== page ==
# If $H$ is a normal subgroup of $S_n$ where $(12)(34)∈ H$, $Sn/H \cong {e}$ or $Sn/H \cong Z/2Z$.

If $$H$$ is a normal subgroup of $$S_n$$ where $$(12)(34)∈ H$$, $$Sn/H \cong {e}$$ or $$Sn/H \cong Z/2Z$$.

I need to prove the above statement and I have figured out that

1. $$Sn/H \cong {e}$$ means that $$H$$ is $$S_n$$.
2. $$Sn/H \cong Z/2Z$$ means that $$H$$ is $$A_n$$.

If I'm right, I need to prove that if $$(12)(34)∈ H$$, $$H = A_n$$ or $$H = e$$.

I can see that $$H$$ could be $$A_n$$ as $$(12)(34)$$ is even. However, isn't it possible that there exits some normal subgroup of $$S_n$$ that contains $$(12)(34)$$ but not $$A_n$$?

Let us consider $$S_4$$, then it is easy to verify that $$H=\{e, (1\,2)(3\,4), (1\,3)(2\,4), (1\,4)(2\,3)\}$$ is a normal subgroup of $$S_4$$ because $$H$$ is the union of conjugacy classes of $$e$$ and $$(1\,2)(3\,4)$$. Moreover $$H$$ contains the element $$\color{red}{(1\,2)(3\,4)}$$ but this subgroup $$H$$ is neither $$A_4$$ nor $$S_4$$.

So the statement you have in the title is false for $$n=4$$ as $$\left|S_4/H\right|=6$$.

Added text: However it can be shown that for $$n \geq 5$$ the only non-trivial normal subgroup of $$S_n$$ is $$A_n$$ (see Proving that $A_n$ is the only proper nontrivial normal subgroup of $S_n$, $n\geq 5$).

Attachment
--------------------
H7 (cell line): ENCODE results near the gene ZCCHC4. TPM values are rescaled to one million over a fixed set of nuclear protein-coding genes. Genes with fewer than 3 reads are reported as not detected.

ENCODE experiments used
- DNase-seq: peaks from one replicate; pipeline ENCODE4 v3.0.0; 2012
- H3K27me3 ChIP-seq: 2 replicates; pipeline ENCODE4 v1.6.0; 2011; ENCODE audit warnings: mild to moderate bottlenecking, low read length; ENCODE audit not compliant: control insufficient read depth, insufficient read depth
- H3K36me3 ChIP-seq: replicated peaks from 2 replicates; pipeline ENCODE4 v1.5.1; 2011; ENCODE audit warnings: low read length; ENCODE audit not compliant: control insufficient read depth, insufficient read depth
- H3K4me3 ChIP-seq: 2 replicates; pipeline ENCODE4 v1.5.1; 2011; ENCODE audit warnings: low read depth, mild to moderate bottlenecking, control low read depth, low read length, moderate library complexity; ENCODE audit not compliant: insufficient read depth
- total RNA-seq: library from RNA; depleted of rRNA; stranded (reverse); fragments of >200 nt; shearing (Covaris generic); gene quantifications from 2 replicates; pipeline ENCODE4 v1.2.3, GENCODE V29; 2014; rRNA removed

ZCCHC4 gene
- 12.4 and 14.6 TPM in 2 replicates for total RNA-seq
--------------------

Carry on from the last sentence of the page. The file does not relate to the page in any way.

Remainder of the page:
Thus if $$(1 \,2 )(3 \, 4) \in H$$ and $$H$$ is normal in $$S_n$$, then $$H=S_n$$ or $$H=A_n$$ and the statement follows.

• would the statement be true for $n>4$? Jul 8, 2019 at 8:00
• @J.W.Tanner Yes it would be true. I have added some stuff to my answer above. Jul 8, 2019 at 8:09
• Thank you. +1. As you may see, I anticipated that in my comment to the other answer Jul 8, 2019 at 8:11
• @J.W.Tanner You intuition was right on the spot :-) Jul 8, 2019 at 8:12

Hint: Take the sign mapping $$S_n\rightarrow\{\pm 1\}:\pi\mapsto {\rm sgn}(\pi)$$. For $$n\geq 2$$, the mapping is an epimorphism and the kernel (normal subgroup) is the alternating group $$A_n$$. Since the permutation $$(12)(34)$$ is even, it lies in the kernel. The multiplicative group $$\{\pm1\}$$ is isomorphic to the additive group $$Z/2Z$$. By hypothesis, the kernel $$H$$ has order $$n!/2$$.

• so $(12)(34)\in A_n$, but can you explain (as OP asked) how we'd know there isn't a normal subgroup of $S_n$ that contains $(12)(34)$ and is a proper subset of $A_n$? do we need to know that $A_n$ is simple for $n\ge5$? Jul 8, 2019 at 7:52

If $$n\ge5$$, then $$(123)=(12)(23)=(12)(45)\cdot(45)(23)$$.
Since conjugates of $$(12)(34)$$ are all $$(ab)(cd)$$ for distinct $$a, b, c, d$$, we get all 3-cycles in $$H$$, but these generate $$A_n$$.

• This post supports your assertion that $3$-cycles generate $A_n$ Jul 8, 2019 at 8:24